Edward Snowden’s appearance on Sunday’s episode of Last Week Tonight with John Oliver made one thing very apparent: Snowden would resonate more with Americans if he rebranded his mission in a more relatable way, STAT.
Before his sit-down with Snowden, Oliver outlines the pressing issue at hand: the June 1 expiration date of the Patriot Act, a law signed in shortly after the September 11 attacks that granted the U.S. government sweeping surveillance authority to combat terrorism. It’s been extended and reauthorized with relative ease since 2001–that is, until Snowden, a former National Security Agency contractor, began leaking exactly what the broad provisions of the Patriot Act, and government spying at large, really mean.
Come June 1, the following provisions of the Patriot Act may be reauthorized:
Section 215, which allows the government to access “any tangible thing” in relation to a terrorism investigation.
Section 206 (aka “roving John Doe wiretap”), which allows the government to gain intelligence surveillance orders without identification of the person or facility being tapped.
Section 6001 (aka “Lone Wolf”), which permits surveillance on non-U.S. persons unaffiliated with foreign organizations.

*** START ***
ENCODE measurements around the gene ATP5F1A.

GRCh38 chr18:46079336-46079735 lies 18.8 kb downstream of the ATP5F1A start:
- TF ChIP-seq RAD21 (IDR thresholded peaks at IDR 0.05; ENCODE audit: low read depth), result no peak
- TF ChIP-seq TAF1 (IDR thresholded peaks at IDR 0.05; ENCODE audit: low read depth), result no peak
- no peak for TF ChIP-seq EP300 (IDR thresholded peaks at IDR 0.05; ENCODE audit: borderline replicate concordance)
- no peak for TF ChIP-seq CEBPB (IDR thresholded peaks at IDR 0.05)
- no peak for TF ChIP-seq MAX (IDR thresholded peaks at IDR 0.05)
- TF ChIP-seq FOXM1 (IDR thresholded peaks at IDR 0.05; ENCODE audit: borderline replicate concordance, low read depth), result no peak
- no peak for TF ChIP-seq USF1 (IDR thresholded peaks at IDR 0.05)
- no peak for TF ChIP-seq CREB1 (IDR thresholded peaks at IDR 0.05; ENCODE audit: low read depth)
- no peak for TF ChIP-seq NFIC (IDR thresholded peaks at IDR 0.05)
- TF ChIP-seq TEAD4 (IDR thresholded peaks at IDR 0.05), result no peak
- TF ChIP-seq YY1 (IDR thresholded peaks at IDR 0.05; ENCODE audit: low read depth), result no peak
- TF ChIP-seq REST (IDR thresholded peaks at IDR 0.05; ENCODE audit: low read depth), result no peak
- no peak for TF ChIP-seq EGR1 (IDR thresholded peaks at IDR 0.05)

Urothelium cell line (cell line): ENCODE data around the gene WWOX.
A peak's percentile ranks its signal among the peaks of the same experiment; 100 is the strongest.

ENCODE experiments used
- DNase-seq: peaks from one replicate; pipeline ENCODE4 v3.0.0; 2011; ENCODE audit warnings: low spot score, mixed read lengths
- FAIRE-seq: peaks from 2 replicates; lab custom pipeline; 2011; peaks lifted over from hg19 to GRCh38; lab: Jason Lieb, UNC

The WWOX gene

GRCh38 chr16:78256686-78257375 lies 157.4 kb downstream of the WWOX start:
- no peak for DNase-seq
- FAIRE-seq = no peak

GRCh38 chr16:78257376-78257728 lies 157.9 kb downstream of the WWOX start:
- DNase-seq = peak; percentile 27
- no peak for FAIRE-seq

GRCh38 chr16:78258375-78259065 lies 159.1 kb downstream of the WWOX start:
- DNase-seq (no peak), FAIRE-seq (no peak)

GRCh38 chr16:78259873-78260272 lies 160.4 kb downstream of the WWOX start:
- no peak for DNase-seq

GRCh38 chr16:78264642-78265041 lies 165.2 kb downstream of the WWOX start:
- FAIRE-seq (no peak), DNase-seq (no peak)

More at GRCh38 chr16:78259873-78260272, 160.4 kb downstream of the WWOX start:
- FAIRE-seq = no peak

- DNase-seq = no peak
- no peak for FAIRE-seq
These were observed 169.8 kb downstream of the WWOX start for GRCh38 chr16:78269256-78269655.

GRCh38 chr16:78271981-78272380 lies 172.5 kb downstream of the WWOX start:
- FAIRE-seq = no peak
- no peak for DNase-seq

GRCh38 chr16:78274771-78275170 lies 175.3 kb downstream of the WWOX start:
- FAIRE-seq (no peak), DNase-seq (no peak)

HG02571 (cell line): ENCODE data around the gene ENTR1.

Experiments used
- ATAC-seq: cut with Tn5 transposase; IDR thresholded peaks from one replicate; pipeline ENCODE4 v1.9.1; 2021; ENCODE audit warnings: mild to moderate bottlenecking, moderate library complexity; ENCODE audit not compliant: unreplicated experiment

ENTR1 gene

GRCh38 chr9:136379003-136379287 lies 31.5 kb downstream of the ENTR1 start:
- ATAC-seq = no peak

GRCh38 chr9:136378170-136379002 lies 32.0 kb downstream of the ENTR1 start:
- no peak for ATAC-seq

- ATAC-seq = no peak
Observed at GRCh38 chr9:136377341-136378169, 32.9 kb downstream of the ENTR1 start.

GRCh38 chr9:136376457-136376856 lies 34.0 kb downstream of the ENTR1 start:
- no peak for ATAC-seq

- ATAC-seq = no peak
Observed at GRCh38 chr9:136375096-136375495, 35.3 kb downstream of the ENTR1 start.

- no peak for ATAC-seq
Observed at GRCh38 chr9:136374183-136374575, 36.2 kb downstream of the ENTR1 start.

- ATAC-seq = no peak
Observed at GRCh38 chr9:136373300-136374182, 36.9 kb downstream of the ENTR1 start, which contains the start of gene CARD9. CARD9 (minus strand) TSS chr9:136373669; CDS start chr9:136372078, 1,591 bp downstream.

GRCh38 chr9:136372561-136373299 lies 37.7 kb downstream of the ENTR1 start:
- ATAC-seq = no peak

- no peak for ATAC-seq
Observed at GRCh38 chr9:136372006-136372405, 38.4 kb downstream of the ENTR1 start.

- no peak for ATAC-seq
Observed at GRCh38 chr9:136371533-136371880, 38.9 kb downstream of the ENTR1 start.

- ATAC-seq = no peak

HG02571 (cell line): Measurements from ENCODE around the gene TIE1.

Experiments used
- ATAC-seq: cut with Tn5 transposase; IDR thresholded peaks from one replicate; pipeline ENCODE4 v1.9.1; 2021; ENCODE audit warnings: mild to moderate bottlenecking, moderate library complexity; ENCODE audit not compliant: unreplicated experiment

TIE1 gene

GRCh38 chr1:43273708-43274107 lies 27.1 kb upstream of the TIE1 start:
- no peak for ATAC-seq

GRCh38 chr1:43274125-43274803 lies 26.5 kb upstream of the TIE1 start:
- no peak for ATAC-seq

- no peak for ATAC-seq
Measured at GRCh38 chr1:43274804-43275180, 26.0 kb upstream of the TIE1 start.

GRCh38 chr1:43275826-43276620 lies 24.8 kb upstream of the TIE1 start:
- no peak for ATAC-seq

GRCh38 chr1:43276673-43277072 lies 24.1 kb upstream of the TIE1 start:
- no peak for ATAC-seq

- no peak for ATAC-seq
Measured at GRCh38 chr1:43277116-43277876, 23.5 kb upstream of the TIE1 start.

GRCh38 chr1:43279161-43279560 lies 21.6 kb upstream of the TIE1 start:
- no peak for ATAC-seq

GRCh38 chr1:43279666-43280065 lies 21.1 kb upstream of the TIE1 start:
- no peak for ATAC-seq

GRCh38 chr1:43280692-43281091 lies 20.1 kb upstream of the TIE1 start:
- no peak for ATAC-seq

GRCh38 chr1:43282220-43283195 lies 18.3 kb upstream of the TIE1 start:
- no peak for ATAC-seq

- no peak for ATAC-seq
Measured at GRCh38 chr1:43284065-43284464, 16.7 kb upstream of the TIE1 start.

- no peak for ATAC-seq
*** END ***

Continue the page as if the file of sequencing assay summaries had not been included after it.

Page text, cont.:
Confused? Indifferent? You’re not alone–and that’s the problem.
Unpacking what’s at stake is a difficult but necessary task. In John Oliver’s view (and based on man-on-the-street interviews in New York), the average American needs to be spoon-fed such complicated matters in a more personally relevant way–and he found the perfect vehicle to finally capture the imagination of the American Everyman: dick pics.
The same passersby interviewed for this segment who didn’t even know who Snowden is or what he’s done got immediately fired up over the possibility that the government may be looking at pictures of their privates, or the privates of their loved ones. So Oliver has Snowden explain NSA programs through the lens of dick pics. It’s a ridiculous, hilarious concept that also manages to unpack in a compelling way the pertinent and complicated problems with government surveillance–and a feat of both comedy and journalism. Watch the segment below.